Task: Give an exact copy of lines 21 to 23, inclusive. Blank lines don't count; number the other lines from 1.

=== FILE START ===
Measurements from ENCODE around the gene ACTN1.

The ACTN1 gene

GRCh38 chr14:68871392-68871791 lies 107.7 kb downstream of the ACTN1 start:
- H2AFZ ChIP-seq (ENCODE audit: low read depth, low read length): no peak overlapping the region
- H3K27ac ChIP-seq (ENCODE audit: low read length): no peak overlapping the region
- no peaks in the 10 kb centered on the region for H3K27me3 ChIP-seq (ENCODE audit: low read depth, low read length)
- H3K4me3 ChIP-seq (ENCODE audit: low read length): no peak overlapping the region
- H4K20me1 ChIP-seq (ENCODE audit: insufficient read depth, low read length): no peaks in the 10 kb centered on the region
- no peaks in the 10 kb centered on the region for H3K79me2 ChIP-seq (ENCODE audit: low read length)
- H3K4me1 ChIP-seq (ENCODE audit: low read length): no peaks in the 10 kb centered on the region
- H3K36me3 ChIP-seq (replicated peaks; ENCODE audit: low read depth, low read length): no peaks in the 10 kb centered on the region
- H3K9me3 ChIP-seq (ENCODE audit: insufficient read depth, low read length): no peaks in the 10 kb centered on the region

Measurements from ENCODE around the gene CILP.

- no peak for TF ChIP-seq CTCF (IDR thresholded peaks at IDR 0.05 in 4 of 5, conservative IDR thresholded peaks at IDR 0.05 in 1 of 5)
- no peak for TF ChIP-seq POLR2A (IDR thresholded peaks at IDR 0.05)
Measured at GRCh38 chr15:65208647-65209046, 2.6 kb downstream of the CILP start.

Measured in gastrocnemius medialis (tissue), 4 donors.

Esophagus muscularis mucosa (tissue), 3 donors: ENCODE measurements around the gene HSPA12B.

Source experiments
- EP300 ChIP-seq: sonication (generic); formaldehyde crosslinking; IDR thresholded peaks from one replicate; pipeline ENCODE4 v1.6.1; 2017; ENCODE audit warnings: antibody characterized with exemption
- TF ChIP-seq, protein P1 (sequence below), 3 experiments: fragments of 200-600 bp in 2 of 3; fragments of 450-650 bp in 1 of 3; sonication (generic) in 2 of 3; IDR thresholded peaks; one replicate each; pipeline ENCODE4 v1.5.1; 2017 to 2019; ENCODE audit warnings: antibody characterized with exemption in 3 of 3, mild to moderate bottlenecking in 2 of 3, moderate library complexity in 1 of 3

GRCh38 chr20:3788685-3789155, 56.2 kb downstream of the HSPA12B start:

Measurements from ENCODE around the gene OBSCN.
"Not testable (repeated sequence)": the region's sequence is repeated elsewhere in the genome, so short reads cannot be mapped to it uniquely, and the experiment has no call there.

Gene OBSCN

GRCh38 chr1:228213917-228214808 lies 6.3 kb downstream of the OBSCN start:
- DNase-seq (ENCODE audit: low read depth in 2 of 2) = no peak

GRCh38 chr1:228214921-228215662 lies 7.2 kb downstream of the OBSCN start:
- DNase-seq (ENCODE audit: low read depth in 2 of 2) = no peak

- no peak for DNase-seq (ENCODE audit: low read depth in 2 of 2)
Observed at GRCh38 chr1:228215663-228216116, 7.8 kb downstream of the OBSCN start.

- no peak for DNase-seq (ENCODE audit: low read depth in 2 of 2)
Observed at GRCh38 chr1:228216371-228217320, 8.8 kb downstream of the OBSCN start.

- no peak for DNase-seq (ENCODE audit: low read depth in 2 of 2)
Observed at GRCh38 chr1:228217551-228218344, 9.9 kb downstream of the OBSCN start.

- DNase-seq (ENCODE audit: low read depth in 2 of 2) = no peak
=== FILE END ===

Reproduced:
- TF ChIP-seq, protein P1 (sequence below), 3 experiments: fragments of 200-600 bp in 2 of 3; fragments of 450-650 bp in 1 of 3; sonication (generic) in 2 of 3; IDR thresholded peaks; one replicate each; pipeline ENCODE4 v1.5.1; 2017 to 2019; ENCODE audit warnings: antibody characterized with exemption in 3 of 3, mild to moderate bottlenecking in 2 of 3, moderate library complexity in 1 of 3

GRCh38 chr20:3788685-3789155, 56.2 kb downstream of the HSPA12B start:

Measurements from ENCODE around the gene OBSCN.